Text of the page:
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Requirements on Shipboard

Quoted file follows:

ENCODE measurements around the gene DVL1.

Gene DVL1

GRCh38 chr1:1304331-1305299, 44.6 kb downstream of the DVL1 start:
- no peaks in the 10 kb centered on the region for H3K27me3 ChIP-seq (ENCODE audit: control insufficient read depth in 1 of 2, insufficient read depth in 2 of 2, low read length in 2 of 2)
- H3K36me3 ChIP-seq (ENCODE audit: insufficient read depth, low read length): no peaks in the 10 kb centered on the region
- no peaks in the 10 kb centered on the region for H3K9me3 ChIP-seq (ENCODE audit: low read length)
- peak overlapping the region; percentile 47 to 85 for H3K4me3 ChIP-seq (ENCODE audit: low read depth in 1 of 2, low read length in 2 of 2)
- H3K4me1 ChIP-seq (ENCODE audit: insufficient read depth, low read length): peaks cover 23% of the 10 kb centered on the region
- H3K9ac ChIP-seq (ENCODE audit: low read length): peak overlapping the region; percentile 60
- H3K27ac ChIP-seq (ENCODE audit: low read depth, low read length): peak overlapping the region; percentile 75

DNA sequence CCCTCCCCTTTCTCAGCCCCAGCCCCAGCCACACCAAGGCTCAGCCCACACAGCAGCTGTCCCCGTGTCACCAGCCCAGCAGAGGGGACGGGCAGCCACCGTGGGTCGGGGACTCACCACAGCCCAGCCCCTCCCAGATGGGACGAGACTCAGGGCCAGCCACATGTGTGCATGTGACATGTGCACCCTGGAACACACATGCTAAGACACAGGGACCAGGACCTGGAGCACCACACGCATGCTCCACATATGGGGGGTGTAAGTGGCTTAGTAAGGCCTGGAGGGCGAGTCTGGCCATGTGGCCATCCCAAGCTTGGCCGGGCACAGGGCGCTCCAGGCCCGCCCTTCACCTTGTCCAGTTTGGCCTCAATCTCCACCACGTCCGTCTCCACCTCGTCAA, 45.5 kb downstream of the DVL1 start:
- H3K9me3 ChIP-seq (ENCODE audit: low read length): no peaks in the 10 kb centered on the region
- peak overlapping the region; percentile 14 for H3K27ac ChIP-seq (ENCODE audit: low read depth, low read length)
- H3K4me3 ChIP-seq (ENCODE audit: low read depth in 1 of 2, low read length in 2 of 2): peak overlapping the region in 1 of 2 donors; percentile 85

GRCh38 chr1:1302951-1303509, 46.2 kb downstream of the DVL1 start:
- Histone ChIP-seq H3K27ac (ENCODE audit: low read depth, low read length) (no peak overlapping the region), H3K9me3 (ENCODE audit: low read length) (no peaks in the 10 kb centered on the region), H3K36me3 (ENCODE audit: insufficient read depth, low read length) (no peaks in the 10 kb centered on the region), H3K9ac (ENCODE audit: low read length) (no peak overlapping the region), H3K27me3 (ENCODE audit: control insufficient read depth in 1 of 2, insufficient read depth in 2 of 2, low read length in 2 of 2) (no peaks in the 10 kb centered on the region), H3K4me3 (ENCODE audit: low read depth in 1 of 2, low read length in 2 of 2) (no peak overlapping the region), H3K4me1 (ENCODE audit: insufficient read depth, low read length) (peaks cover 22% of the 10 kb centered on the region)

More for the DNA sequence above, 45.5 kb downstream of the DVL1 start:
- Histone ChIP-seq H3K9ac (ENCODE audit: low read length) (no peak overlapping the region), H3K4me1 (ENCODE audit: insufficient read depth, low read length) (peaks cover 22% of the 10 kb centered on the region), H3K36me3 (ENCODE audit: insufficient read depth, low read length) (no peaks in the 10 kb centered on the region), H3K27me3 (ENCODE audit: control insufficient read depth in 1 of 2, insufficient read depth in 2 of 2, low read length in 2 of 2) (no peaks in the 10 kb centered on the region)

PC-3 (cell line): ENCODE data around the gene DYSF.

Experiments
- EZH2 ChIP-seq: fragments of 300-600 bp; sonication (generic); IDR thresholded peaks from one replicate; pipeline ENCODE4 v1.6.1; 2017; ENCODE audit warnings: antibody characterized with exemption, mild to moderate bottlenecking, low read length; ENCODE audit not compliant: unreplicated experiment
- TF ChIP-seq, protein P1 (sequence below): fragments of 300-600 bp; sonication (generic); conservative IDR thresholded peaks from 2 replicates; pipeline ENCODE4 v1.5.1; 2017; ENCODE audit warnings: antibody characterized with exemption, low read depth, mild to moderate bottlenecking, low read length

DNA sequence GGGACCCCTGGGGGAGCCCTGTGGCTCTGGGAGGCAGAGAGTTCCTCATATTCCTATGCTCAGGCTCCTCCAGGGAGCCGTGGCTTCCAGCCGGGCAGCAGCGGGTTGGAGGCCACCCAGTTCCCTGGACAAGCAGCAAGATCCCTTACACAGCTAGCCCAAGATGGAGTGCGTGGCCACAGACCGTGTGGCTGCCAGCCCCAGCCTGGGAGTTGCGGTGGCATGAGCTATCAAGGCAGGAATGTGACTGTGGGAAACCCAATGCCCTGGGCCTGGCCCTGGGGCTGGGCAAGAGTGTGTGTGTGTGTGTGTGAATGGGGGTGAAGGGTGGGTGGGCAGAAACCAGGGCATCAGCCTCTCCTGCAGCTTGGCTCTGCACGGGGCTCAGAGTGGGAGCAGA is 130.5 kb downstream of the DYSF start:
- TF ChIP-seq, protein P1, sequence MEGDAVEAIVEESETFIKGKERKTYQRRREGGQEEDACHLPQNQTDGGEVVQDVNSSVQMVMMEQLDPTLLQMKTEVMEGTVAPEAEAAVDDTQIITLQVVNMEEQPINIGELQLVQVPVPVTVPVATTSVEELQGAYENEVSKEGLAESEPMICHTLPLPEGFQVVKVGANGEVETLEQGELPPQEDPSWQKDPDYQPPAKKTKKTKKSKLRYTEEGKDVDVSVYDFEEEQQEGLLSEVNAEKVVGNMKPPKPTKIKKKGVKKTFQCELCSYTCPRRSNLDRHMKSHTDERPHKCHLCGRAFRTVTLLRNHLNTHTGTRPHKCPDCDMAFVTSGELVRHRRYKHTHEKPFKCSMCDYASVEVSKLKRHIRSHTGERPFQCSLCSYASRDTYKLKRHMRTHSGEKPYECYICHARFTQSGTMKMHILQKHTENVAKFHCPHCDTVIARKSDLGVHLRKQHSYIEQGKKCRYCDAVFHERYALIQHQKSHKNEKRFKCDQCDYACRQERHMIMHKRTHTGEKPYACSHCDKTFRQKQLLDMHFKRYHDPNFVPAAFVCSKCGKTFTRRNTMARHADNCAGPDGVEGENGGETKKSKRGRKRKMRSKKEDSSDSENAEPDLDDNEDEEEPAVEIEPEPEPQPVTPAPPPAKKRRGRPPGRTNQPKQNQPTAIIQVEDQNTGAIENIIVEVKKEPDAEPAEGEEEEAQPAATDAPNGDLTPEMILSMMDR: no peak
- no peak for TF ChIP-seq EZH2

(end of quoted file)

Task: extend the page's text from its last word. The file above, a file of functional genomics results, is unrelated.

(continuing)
BY LYDIA LE BARON WALKER. QUERIES come in about what is needed in the way of a steamer wardrobe. Without the proper clothing one is handicapped. Many people overburden themselves, while others take Inappropriate things. It is well to re member that most persons like to bring some frocks or wearing apparel home with them, so it is wise to "travel light.” Certain countries are famous for specific things, and it increases per gonal pleasure to be able to get these things "on the spot,” even though they A HEAVY TOP COAT AND A SNUG HAT ARE INDISPENSABLE. Inay be no better than what can be bought at scarcely greater cost, at home. With this hint on "traveling light" Ft us consider essentials for the steamer ardrobe. First of all. be sure to take good warm coat. The enjoyment of the ship's deck will be lost without it. To be sure, when you cross the gulf stream you are likely to be as hot as if on land, but the coat then can be left In the stateroom. A snugly fitting hat is also essential. Today such hats are not hard to get. A silk handkerchief or triangular scarf is so often worn tied around the head that this is recommended for comfort Then, too, they can be extremely be coming if well arranged. A sport suit, preferably in some one I of the many knit ar Jersey weaves, is needed. Most of these weaves do not wrinkle and can be packed easily. Avoid the bulky type of dress. Space is de sirable, and as abroad extra charge is made for overweight, cumbersome lug gage is also expensive. A change of sport wear is advised, something rather dressy for afternoons. A sflk frock packs in small compass. Don't forget a sweater, or “woolly,” as it is termed in England. It is wise to take two changes of underwear. A nice evening wrap will be much used on shipboard by the woman who wishes to be well dressed. Do not omit one evening frock. There are continual functions on shipboard, for which you will wish to be correctly gowned. Choo6? one that will not muss easily. Shoes are a difficult proposition. They are bulky and heavy, yet nowhere can such good shoes be bought as in America. On shipboard good walking shoes will be needed and one pair of shoes which can be worn appropriately with evening dress. As dancing is pop ular on ships, be prepared to enjoy it in nice shoes. Steamer rugs are rented, as well as steamer chairs. Neither should be takpn unless a long sojourn makes one or both of these articles add distinctly to comfort. Sometimes a steamer rug is taken just for this reason. But the rug is more often taken for Winter than Summer trips. If one does noi care to be burdened with heavy garments during travels, it is possible to store them with a steam ship company on which a return voy age is to be taken. Only a modest sum is asked for such storage. (Copyright, 1932. > MENU FOR A DAY. BREAKFAST. Sliced Bananas Wheat Cereal with Cream Ham Omelet Toast Orange Marmalade Coffee LUNCHEON. Cream of Corn Soup Carrots and Green Peas Buttered Beets Creamed Cabbage Hot Graham Muffins Lemon Cakes Tea DINNER. Lima Bean Soup Broiled Ham Raisin Sauce French Fried Potatoes Cauliflower au Gratin Cabbage and Pineapple Salad French Dressing Baked Indian Pudding Whipped Cream Coffee HAM OMELET. Beat four eggs very light, the whites to a stiff froth, the yolks to a thick batter. Add to the yolks four tablespoonfuls milk, pepper and salt, and one-half cupful cooked chopped ham. Add the whites last. Put piece of but ter half the size of an egg in frying pan; be careful not to scorch; when it is sizzling turn in the egg and cook over a low flame until done. Fold over and serve. CREAMED CABBAGE. Cut four slices fat salt pork into dice, place hi a saucepan and cook gently until the fat is ex tracted. Add three tablespoon fuls butter, one head white cab bage. chopped, and sufficient boil ing water to prevent burning. Season with pepper and salt, cov er closely and cook until tender, stirring well from the bottom from time to time. Drain off the water, stir in one cupful medium thick white sauce and heat well before serving. LIMA BEAN SOUP. Soak one cupful lima beans overnight, drain and add one quart cold water, two slices onion, four thin slices carrot, one stalk celery and a sprig of parsley. Cook until tender and rub through a sieve. Melt three ta blespoonsful butter, blend in two tablespoonfuls flour, then add slowly three cups milk and cook and stir until smooth. Combine the two mixtures, season with pepper, salt and cayenne and one teaspoonful table sauce, and heat thoroughly before serving. (Copyright. 1932.) I FAVORITE OF MOVIE STARS Robt. Montgomery and Marie Dressier, popular MGM heed liners, are among the many leading movie stars who ufb mod endorse the new Stewart | Warner Movie Camera. qA£SoaA\ a HIGH QUALITY MOVIE CAMERA at a POPULAR PRICE . . . NOW anyone can take movies of theatre-like brilliance No intricate adjustments—no com plicated preliminaries. Just sight through the camera; press the button and make movies of professional theatre-like brilliance. Has a combination of sensational features not found in any other movie camera at any price: Even has four speeds, including s-l-o-w motion and talking picture. With this amazing camera, you can make imperishable living records of your children and parents — bring home your vacations and travels to enjoy over again. See the remarkable new Stewart Warner'Movie Camera and Projector at any dealer listed below and let him show you how easy they are to operate and own. Light—compact—eary to carry. Furnlthcd complete with leather* bound waterproof carrying cate of tporty new detign. DE LUXE HOLLYWOOD MODEL IJQ New Stewart-Warner Projector Most powerful light—500 watts —ever offered in a Home Movie Projector. New Stewart -Warner Screen Latest Roll-up. Standing Type attached to case which acts as base to keep screen upright. With aluminum or beaded surface. See the New Stewart* Warner Movie Camera Un* at Year Nearest Dealer Lifted Below Lindsey-Nicholson Corp., Distributor 14th & V Sts. N.W.—Pot. 1840 Robbins’ Camera & Card Shop Nat. Press Bid*., 529 14th St. N.W. Columbia Photo Supply Co. 1424 N. Y. Ave. N.W. Fuller & d’Albert 815 10th St. N.W. Okay Radio Co. 417 11th St. N.W. Harry C. Grove 702 10th St. N.W. NANCY PAGE Susan Is Cool, Comfortable and Covered. BT FLORENCE LA GANKE. The early Summer days were keeping Nancy busy. She had Joan pretty well outfitted and her young son Peter was supplied with sun suits, overalls and afternoon suits of brief trousers of plain color attached to blouses of sheer dimi ties. lawns and linens. Baby Susan was another problem. She would not need many dresses, for Nancy planned a sensible, cool Summer for her 6-month-old daughter. She would be able to kick and stretch and paw the air with chubby, active legs unhampered by dresses and warm petti 1 coats. Much of her sleeping time would be spent in her large pram or carriage. Her crib was out on the sleeping porch, too. Nancy's problem was the kind of coverings to provide for the Summer days and nights. She bought some finely striped pale blue and white seersucker. She made a crib cover of this, turning the hem back on the right side and using rick rack for triirming. She caught the points of pale pink and white rick lallw uiaiu nun jcuuw uu viuiutt; wv ton. In the comers she put three small flowers made of rick rack braid. The points of the petals and the center French knots were made of the same yellow embroidery thread. The hem was blindstitched before the bra\l was put on A transparent cover which allowed the sun and air to come through but kept out flies, dirt, mosquitoes and other Summer pests was made of dotted net or point d'esprit. It had a hem on all four sides. In this was run a dur able round elastic. The cover was slip ped over pram and the elastic kept the cover in place. Nothing could creep in and Susan's kicking could not dis lodge it. Railway Offered as Gift. A railway, complete with stations and rolling stock, is offered free of charge by the Bavarian government. Furthermore. Bavaria will give $2,500 a year to the person who will run it. The government cannot make the road pay and it does not wish to shut it down because it brings many money spending tourists and holiday makers to tile country. S. IDoro^yDi^l 3j: IF a good fairy should suddenly appear before her and oiler any woman her heart's desire, she would cry out, "Give me beauty,” without ever even pausing to consider the subject. For, If she told the truth, there Isn’t a single female of any age, station or achievements who wouldn’t rather be pulchritudinous than to be intelligent or talented or amiable or who doesn't get more of a kick out of being praised for her looks than she does for her accomplishments, no matter how great these may be. Also, the woman would shrewdly argue that if she possessed beauty she could get for herself all of the balance of the things she craved. If she wants money, she can marry It. If she desires good times, there are relays of men anxious to step out with a good-looker. If she yearns lor position and place, she has only to roll her glorious eyes to be Invited into the reserved seats of the mighty. pURTHERMORE, the woman would reflect, there Is no other such alibi as beauty. A peaches-and-cream complexion and wavy hair are a substitute for brains, and as long as a woman’s head is sufficiently deco rated on the outside no one cares how scantily furnished It is on the Inside. Noboby expects a living picture to be a kitchen utensil, or a lily-white hand to cook or scrub or have a tight hold on the market money. But, after all, is beauty so all-powerful as women think It Is? Does beauty insure a woman’s happiness and success In life as women so devoutly believe it does? Is It really God’s best gift to a woman? ACCORDING to the recently expressed opinion of a “Pollies” beauty, '*'*• than whom none Is more pulchritudinous, the answer Is emphatically “no.” She says that beauty Is Indeed a fatal gift and that hers has brought her nothing but trouble and worry and disastrous marriages and blighted ambitions and hopes and plans that failed, and that the woman who has to depend on her brains instead of her looks has a better chance of happiness and success than has the beauty. One is inclined to agree with her and to surmise that beauty has probably always been a much overadvertised attraction, for which its owner had to pay far more than It was worth. Possibly It has never got her what she thought It would, and Indeed in msmy cases It has cost a woman her life, for in ancient times it was always the most beautiful maiden who was selected for sacrifice, while the lucky owners of snub noses and carroty hair went safe and free. TV^OR Is beauty really as potent In modern life as we think it Is. No man, 1 ^ or at least no man's wife, wants a raving, tearing beauty In his office, and so it is a real handicap to a girl in getting a Job if she belongs in the bathing beauty class. Nor is beauty the sure-fire conjure in getting a girl a husband that it Is believed to be. The general assumption is that if a girl has a classical profile and golden hair and violet eyes, she casts a spell over men that they are powerless to resist, and she can marry whom she pleases. This, however, is far from being the case. Theoretically men are worshipers of beauty, and they like to take a girl out who is so good-looking that she makes other men stare enviously after her. but when it comes to marriage, 9 times out of 10 a man chooses a plain little wren for a wife instead of a gorgeous bird of paradise. DOROTHY DIX. Strawberry Pudding. * Beat two egg yolks and two table spoonfuls of cold water until very i light, then add gradually two-thirds cupful of sugar and two tablespoonfuls of lemon juice. Then add one and one i third cupfuls of flour sifted with tw-o teaspoonfuls of baking powder and one-fourth teaspoonful of salt. Fold in the whites of two eggs beaten stiff. Steam for one hour In a tightly cov ered mold. Remove from the mold and serve with fresh or canned straw berries. _ Woodward &Lothrop 10™ 11th F and G Streets Hundreds of New Washable Silk Frocks Smarter Than You Would Ever Think Possible for $C95 Delightful. Summery styles, of washable silk crepes, washable shantungs and washable printed crepes—in new styles, with such details as touches of lace, capes, colorful belts and buttons, ruffles, and embroidery. And you may choose them in soft pastels, white, or prints. A remarkable opportunity, especially coming, as it does, just when you will want to select your costume for over the 30th—but just wait until you see them, you will want to buy dozens, for all Summer long. Sizes for Misses and Women Home Fhocks, THian Floor r——1 A At the Beginning of the Summer Season . . . Finer India Drugget Rugs Approximately y2 Less Unquestionably a superior quality of Bangalor Druggets—made in India, on hand looms, with the greatest of care. India Druggets are one of the most popular types of Summer Rugs—cool, extremely durable, and reversible—with a beautiful smooth finish, that is pleasant to the tread. We have them in patterns for every room in the home—and their gay patterns make them ideal for Summer cottages, and for use throughout the year. Two Groups at Specially Low Prices oroup INo. I Size Regularly Now 9x12 feet $65.00 $38.50 7.6x10.6 feet $47.50 $32.50 6x12 feet $42.50 $29.50 6x9 feet $32.50 $19.75 4x7 feet $17.50 $11.50 3x6 feet $10.50 $6.95 2^x5 feet $7.50 $4.95 2x3 feet $3.75 $2.95 Sumo* Rocs, Fifth Floor. Group No. 2 Size Regularly Now 9x12 feet $55.00 $32.50 7.6x10.6 feet $42.50 $24.95 6x9 feet $27.50 $16.50 4x7 feet $14.50 $8.95 3x6 feet $9.50 $5.95 2V,xS feet $6.50 $3.95 2x3 feet $3.25 $2.25 SONNYSAYINGS | BY FANNY Y. COBY. i r p > — —i i Baby fergits I are a bery good ’Ittle prayer myself. (Copyright, 1M2 ) Breakfast Sausage. Cut apart a string of small sausages, then pierce each sausage several times with a fork. Put into a frying pan, cover with boiling water and cook for lu minutes. Drain, return to the pan and fry until well browned. Remove to a hot platter, pour over maitre d’hotel butter and garnish with parsley. To make the maitre d hotel butter, put one-fourth cupful of butter in a small bowl and work until creamy. Add half a teaspoonful of salt, a little pepper and half a tablespoonful of finely chopped parsley. When well mixed, add very slowly three-fourths tablespoonful of lemon juice. 'r mt ”TnTp™rWff§ EVERYDAY PSYCHOLOGY Prophetic Dream*. From Bible times on down to the present, different persons have claimed Ahat dreams arc prophecies. I have just finished reading one of these treatises. I am still unconvinced that dreams foretell the future. And I sup pose that thousands are still uncon vinced dreams are not prophetic. How can this problem be answered? For one thing, the proponents of the theory of prophetic dreams merely sav that they know of certain dreams that did foretell the future. They argue on the basis of what some one told them Of course, that means nothing by way of explanation. Take this point of view: A lot of persons, especially children, mistake their dreams for realities. Also a lot of adults go through the better part of a day displaying moods that correspond with their dreams of the preceding night. So much for facts. For a state of mind is a fact. Why, then, is it not possible for some to reason backward and mistake reali ties for dreams? It is quite possible Just as some relate their day-dreams so often that they come to believe they represent facts. This backward swash of fancies e\ plalns why some imagine that they have dreamed things before those things happened. They are mistaken. They misinterpret a reality mood for a dream mood. With their minds working in Mr. Pyle says: ^ A Sanitary fchain t^poo Wash cets the ™ dirt and makes rues like new. Let Sanitary Wash YOUR RUGS We clean rugs and carpets only. Therefore, by specializing in this work, we are in position to give your floor coverings the attention they shculd have Our prices for a thoroughly satisfactory job are most reasonable. Summer Storage if Desired Call Mr. Pyle . . . NAtional 3257-3291-2036 Sanitary Carpet & Rug Cleaning Co. I 106 Indiana Ave. j Members of the Rug Cleaners’ Institute of America 6 i shuttle fashion, they merely imagine that they had previously dreamed what 1 actually happened. “WHY LOOK YOUR AGE?" asks Billie Burke “I really am 39.” says this famous star. “And I don’t see why any woman should look her age. For years I have used Lux Toilet Soap regularly—it keeps my skin amaz ingly clear and soft.” Actually 98% of the lovely eom | plexions you see on the screen are \ cared for by this fragrant white soap that costs only lOf! Try Lux Toilet Soap for your skin—at our expense. Just send this clipping with your name and address. By return mail you will receive two cakes of Lux Toilet Soap,frer. Write today to Lever Brothers Company, Dept. BT-1, Cambridge, Mass. MUST BE GOOD .. it ma kesBREYERS the largest-selling ice cream More than 3 million people every day ask for BREYERS when they buy ice cream. And they do it for two reasons: It TASTES better —and it’s more WHOLESOME. Breyers flavor and Breyers whole someness come from the use of the finest natural ingredients— plus "Scientific Balance". This "Scientific Balance" is an exclusive Breyer feature that makes it one of the most delicious of all ice creams and one of the most nourishing and easily digested of all foods. in the world. 0 TRY THESI DELICIOUS BREYERPAKT PINT COMBINATIONS I. Vanilla, Fresh Strawberry and Chocolata. 4. Vanilla, Fresh Strawberry and Orange Ice. 7. French Vanilla and Chocolate. 9. Butter Pecan, Raspberry Ice and Vanilla. 10. Fresh Strawberry and Vanilla.